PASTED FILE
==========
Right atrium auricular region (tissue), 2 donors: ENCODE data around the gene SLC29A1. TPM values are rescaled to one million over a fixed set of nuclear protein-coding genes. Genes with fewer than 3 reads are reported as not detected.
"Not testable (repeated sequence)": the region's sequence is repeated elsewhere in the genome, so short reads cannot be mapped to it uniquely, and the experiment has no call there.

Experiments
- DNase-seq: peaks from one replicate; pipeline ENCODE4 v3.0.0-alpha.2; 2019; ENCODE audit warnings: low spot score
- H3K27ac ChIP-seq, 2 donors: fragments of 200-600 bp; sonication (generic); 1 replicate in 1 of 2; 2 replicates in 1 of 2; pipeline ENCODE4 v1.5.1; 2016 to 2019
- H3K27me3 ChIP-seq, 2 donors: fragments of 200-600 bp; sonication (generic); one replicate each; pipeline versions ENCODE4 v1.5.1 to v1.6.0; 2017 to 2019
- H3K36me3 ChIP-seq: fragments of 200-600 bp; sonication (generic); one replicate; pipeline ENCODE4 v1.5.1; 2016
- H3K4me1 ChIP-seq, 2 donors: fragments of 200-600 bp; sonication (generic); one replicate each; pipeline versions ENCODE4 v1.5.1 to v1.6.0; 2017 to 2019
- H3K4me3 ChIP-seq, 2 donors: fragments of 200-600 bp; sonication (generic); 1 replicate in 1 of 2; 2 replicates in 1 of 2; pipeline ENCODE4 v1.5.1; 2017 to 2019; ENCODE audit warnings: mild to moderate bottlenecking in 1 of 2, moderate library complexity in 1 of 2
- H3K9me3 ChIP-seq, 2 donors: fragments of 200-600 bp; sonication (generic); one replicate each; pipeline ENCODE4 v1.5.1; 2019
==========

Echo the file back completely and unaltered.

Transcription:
Right atrium auricular region (tissue), 2 donors: ENCODE data around the gene SLC29A1. TPM values are rescaled to one million over a fixed set of nuclear protein-coding genes. Genes with fewer than 3 reads are reported as not detected.
"Not testable (repeated sequence)": the region's sequence is repeated elsewhere in the genome, so short reads cannot be mapped to it uniquely, and the experiment has no call there.

Experiments
- DNase-seq: peaks from one replicate; pipeline ENCODE4 v3.0.0-alpha.2; 2019; ENCODE audit warnings: low spot score
- H3K27ac ChIP-seq, 2 donors: fragments of 200-600 bp; sonication (generic); 1 replicate in 1 of 2; 2 replicates in 1 of 2; pipeline ENCODE4 v1.5.1; 2016 to 2019
- H3K27me3 ChIP-seq, 2 donors: fragments of 200-600 bp; sonication (generic); one replicate each; pipeline versions ENCODE4 v1.5.1 to v1.6.0; 2017 to 2019
- H3K36me3 ChIP-seq: fragments of 200-600 bp; sonication (generic); one replicate; pipeline ENCODE4 v1.5.1; 2016
- H3K4me1 ChIP-seq, 2 donors: fragments of 200-600 bp; sonication (generic); one replicate each; pipeline versions ENCODE4 v1.5.1 to v1.6.0; 2017 to 2019
- H3K4me3 ChIP-seq, 2 donors: fragments of 200-600 bp; sonication (generic); 1 replicate in 1 of 2; 2 replicates in 1 of 2; pipeline ENCODE4 v1.5.1; 2017 to 2019; ENCODE audit warnings: mild to moderate bottlenecking in 1 of 2, moderate library complexity in 1 of 2
- H3K9me3 ChIP-seq, 2 donors: fragments of 200-600 bp; sonication (generic); one replicate each; pipeline ENCODE4 v1.5.1; 2019